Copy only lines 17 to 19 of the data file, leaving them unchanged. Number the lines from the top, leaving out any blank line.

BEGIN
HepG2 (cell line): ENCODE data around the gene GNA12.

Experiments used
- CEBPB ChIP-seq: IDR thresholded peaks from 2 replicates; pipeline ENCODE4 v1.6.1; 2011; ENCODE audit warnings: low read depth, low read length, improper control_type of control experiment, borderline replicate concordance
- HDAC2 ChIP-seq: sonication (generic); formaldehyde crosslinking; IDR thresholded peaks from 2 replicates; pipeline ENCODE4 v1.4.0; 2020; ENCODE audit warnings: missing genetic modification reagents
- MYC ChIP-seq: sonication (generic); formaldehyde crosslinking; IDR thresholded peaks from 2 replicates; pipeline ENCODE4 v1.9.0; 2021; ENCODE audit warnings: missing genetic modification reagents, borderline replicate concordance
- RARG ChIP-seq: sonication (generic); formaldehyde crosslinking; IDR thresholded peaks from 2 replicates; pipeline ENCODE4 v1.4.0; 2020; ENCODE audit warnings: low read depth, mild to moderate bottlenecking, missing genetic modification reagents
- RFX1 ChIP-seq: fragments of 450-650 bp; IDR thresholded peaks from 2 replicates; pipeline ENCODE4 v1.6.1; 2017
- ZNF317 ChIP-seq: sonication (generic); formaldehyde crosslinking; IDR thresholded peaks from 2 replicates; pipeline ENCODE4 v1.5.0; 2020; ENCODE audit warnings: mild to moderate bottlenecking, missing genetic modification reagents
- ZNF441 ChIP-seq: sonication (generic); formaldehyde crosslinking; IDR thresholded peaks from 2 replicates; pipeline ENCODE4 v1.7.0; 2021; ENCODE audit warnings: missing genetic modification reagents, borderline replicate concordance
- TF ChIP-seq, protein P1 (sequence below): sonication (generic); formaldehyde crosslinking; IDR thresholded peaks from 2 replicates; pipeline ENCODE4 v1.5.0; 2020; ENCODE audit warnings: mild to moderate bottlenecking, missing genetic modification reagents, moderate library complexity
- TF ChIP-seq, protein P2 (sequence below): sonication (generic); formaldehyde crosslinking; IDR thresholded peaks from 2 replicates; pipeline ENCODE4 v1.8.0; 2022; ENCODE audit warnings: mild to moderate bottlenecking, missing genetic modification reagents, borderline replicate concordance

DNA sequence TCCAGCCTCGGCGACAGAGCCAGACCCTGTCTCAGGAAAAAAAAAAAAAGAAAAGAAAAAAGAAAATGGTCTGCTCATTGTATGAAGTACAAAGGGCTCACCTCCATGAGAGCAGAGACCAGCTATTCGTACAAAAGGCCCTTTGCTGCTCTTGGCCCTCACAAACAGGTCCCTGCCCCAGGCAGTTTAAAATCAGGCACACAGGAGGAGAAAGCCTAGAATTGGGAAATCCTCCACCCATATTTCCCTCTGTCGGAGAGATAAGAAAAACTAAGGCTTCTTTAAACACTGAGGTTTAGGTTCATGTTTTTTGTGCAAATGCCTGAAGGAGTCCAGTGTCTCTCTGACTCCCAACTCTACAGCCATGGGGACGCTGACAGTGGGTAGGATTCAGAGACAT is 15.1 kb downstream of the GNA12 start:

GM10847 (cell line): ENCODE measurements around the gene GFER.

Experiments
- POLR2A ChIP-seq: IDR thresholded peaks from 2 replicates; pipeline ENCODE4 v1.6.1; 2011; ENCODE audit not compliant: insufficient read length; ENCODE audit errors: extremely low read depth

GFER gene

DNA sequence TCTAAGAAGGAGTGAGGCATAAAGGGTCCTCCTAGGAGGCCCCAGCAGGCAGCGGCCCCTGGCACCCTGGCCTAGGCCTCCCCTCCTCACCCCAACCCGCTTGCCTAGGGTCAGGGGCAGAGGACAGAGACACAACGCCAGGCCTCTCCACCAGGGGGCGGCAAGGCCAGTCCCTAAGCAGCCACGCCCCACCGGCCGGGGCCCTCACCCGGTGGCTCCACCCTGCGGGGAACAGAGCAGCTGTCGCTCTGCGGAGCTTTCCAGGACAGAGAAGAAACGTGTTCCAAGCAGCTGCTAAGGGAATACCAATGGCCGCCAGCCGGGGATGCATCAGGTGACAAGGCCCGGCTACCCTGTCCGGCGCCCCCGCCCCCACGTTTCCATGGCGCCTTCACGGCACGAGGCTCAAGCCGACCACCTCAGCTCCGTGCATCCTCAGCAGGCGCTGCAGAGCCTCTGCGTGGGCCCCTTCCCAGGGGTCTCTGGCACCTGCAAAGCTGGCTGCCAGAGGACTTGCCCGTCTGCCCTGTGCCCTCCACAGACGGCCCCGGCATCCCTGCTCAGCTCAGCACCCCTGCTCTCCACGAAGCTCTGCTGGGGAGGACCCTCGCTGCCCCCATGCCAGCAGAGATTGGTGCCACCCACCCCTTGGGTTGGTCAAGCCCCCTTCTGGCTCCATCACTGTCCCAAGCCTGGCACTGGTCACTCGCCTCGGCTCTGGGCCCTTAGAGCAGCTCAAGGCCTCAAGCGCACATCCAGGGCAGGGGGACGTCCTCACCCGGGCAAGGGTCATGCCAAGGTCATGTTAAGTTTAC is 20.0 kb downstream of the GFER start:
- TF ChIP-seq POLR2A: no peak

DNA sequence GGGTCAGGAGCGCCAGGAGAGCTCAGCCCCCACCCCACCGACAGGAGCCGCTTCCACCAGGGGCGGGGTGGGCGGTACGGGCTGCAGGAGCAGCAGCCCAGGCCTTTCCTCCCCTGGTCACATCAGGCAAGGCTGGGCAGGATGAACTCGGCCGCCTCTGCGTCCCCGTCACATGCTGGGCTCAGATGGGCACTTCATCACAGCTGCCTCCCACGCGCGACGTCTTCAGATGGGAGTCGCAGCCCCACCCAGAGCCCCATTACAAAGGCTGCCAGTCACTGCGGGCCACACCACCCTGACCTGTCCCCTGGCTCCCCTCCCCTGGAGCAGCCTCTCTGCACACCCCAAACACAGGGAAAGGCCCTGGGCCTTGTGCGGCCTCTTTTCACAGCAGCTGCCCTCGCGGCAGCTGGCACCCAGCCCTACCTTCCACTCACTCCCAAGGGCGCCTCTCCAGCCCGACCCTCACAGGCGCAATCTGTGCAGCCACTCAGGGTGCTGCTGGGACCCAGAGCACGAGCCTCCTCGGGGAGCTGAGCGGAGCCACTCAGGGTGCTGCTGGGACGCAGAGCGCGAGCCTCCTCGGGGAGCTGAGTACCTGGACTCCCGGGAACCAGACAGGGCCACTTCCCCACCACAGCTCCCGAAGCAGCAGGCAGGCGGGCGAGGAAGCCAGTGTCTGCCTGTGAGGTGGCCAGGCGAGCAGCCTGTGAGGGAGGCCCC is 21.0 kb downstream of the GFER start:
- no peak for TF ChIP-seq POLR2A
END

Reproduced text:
DNA sequence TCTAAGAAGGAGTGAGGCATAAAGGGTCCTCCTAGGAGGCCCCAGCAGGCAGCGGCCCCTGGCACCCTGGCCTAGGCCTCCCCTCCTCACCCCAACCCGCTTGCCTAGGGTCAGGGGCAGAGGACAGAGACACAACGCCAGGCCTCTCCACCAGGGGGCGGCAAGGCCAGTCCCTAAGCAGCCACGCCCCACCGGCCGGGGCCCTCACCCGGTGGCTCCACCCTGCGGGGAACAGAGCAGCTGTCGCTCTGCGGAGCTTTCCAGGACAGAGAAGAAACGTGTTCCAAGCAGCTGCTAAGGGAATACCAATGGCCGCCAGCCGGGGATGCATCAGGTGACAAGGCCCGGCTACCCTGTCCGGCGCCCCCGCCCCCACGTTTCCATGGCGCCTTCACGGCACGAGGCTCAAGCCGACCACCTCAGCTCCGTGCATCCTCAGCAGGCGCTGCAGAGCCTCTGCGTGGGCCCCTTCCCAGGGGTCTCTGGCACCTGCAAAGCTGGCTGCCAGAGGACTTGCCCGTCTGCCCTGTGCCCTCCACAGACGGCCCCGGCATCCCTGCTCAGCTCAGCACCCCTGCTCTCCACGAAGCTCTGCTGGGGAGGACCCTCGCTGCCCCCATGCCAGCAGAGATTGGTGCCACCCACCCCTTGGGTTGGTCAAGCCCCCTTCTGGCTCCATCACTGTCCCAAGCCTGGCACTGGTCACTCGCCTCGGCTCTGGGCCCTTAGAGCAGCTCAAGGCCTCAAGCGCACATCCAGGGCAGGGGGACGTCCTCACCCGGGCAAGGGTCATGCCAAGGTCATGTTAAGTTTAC is 20.0 kb downstream of the GFER start:
- TF ChIP-seq POLR2A: no peak

DNA sequence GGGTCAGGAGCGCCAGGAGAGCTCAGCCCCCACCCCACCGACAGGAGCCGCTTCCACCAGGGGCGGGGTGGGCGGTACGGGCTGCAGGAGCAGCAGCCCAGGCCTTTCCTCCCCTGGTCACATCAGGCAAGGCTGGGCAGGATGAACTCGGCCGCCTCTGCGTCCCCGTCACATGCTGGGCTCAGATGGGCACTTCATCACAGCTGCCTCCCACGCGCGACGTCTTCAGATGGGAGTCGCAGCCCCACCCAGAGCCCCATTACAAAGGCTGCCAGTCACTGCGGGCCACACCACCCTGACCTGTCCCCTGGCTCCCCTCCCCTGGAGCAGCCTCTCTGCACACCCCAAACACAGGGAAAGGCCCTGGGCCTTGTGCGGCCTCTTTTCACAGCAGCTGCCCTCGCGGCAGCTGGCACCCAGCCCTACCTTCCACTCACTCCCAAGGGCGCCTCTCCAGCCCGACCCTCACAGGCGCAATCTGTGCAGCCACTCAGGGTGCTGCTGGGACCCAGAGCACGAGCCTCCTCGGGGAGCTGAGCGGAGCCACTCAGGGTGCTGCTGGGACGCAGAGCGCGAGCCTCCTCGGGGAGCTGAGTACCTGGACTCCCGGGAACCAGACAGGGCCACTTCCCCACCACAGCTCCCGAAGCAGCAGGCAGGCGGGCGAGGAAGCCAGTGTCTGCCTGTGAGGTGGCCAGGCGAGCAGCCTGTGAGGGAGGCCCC is 21.0 kb downstream of the GFER start: